subtly As soon as our home course closes for the season, my friends and I pack up our clubs, say goodbye to our wives and children, and head south for a while, to a place where golf can be played on real grass even in the middle of the winter. Which is to say, we go to the Bronx.
Many people don’t realize that there is a golf course inside the New York City limits, but there are more than a dozen, and almost all of them are public courses that are open year-round. Our favorites are probably Pelham Bay and Split Rock, in the Bronx, and Dyker Beach, in Brooklyn, but there are others and, because there’s no such thing as a bad golf course, we sometimes play them, too. (You can read more about winter golf in New York here and here.)
The drive south takes us down I-684 and the Hutchinson River Parkway and past still more golf courses, most of which don’t stay open all winter. One of those is Saxon Woods, which is one of six public courses owned by Westchester County, New York. Saxon Woods is so close to Winged Foot and Quaker Ridge that some people figure A. W. Tillinghast must have designed at least part of it, too. The evidence for that isn’t strong, to say the least, but as we drive by I look at it longingly (which is how I look at all golf courses).
Not long ago, I received an email from Tom Watson, a Saxon Woods regular, who wanted me to know about a game he had invented. Here he is:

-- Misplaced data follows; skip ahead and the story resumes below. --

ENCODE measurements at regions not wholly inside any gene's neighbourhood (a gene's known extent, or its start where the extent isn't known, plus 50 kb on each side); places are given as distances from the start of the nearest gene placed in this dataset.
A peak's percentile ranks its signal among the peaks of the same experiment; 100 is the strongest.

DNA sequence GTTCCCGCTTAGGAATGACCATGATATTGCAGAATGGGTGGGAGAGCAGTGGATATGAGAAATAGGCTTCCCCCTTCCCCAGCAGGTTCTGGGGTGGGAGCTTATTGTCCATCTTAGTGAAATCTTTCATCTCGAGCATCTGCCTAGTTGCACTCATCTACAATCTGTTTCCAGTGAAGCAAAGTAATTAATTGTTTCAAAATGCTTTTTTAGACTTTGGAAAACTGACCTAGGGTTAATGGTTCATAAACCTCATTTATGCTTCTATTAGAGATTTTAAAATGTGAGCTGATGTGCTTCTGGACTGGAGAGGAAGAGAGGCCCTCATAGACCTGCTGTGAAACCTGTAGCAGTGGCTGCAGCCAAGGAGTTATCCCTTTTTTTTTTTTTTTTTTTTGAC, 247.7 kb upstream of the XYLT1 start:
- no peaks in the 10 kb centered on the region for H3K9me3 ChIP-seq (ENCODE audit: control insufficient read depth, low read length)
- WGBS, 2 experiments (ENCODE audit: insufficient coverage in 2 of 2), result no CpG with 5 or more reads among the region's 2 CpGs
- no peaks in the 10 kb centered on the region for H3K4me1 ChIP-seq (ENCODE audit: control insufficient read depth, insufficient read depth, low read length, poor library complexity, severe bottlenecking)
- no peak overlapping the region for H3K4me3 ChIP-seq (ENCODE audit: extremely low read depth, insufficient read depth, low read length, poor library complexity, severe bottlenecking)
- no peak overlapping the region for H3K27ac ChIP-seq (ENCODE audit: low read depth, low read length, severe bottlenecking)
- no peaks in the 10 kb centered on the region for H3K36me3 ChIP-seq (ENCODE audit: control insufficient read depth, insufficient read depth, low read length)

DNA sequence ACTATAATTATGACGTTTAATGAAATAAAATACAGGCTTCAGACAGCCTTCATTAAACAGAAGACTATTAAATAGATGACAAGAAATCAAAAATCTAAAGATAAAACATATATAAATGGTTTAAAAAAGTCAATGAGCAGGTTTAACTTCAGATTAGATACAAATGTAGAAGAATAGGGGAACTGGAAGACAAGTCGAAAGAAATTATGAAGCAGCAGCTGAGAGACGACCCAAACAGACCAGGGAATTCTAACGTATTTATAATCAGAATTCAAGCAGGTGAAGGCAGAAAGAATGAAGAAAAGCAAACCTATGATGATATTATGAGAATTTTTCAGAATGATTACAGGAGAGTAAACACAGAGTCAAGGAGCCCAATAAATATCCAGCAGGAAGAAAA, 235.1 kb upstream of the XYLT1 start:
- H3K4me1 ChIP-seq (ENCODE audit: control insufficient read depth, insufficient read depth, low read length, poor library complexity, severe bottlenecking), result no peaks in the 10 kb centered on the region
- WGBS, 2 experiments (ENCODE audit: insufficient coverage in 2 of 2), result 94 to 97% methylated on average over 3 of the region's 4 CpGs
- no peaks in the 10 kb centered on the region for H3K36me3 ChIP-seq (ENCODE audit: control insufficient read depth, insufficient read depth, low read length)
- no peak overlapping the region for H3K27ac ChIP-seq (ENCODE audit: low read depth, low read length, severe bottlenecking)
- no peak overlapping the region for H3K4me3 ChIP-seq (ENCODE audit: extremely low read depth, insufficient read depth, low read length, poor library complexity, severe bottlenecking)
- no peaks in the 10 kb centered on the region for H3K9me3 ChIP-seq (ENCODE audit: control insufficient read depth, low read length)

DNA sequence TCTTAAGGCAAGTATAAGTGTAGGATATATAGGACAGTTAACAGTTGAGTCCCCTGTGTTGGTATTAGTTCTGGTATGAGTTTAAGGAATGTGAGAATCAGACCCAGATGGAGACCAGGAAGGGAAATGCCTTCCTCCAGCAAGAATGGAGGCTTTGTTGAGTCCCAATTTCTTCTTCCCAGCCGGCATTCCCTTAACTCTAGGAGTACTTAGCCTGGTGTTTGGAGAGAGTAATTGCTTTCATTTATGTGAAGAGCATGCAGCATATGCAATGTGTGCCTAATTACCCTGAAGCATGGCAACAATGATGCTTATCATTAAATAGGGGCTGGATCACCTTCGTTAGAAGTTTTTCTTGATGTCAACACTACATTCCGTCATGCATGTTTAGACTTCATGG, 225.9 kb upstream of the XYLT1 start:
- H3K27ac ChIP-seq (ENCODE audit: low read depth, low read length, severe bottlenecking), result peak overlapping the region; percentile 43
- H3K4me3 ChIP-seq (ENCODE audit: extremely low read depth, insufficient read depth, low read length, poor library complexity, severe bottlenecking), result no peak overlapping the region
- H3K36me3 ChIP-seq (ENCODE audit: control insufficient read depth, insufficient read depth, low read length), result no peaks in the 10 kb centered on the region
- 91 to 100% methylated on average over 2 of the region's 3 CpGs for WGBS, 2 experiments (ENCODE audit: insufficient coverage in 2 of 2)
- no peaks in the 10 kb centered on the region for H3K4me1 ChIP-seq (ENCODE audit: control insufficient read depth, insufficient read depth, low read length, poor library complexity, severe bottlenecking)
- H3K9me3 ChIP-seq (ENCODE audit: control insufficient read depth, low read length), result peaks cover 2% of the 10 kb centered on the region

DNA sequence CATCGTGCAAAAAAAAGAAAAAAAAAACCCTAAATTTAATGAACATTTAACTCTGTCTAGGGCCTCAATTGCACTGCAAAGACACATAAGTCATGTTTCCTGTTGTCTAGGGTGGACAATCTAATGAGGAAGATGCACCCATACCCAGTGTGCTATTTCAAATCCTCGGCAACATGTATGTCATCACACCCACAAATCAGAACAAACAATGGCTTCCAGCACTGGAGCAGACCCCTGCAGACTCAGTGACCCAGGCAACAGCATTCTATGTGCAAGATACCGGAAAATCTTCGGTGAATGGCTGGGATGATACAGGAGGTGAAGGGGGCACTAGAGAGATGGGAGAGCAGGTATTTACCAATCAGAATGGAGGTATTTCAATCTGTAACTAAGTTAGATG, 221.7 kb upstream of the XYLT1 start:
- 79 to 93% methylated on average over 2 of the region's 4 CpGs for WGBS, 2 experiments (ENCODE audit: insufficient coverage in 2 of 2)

“I simply keep my best score for each hole for the entire season, and add them up for a season’s best net total. So it allows a 19-handicapper to post a ‘score’ that’s closer to the pros than to guys who put their shoes on in the parking lot. And it gives you some real rooting interest as the season wanes. I was sitting on 68 last week when I stepped up to one of the only two holes I haven’t parred all year. A good drive, a yanked three-wood, a big flop shot over a bunker, and an easy three-footer later, I was writing down par and dropping my Season’s Best to 67. It’s a number I’m not usually acquainted with—and it made the round. I didn’t quite go all Ian Poulter on the green, but there was a discreet fist pump involved. It’s the only golf game I know of where your score always goes down over time!”
Tom’s invention is actually a re-invention. A cumulative score like the one he compiled is called a ringer score, and there are lots of clubs and leagues and groups that run season-long ringer competitions. (One of them is Wethersfield Country Club, in Connecticut, where Rick and I played in a state senior four-ball tournament this year.) Ringer scores are also fun to use as a side bet on golf trips, over multiple courses. Ray, Tony, and I did that during ten rounds on three courses at Bandon Dunes, not quite six years ago. I’m pretty sure I won, although I don’t recall collecting any money.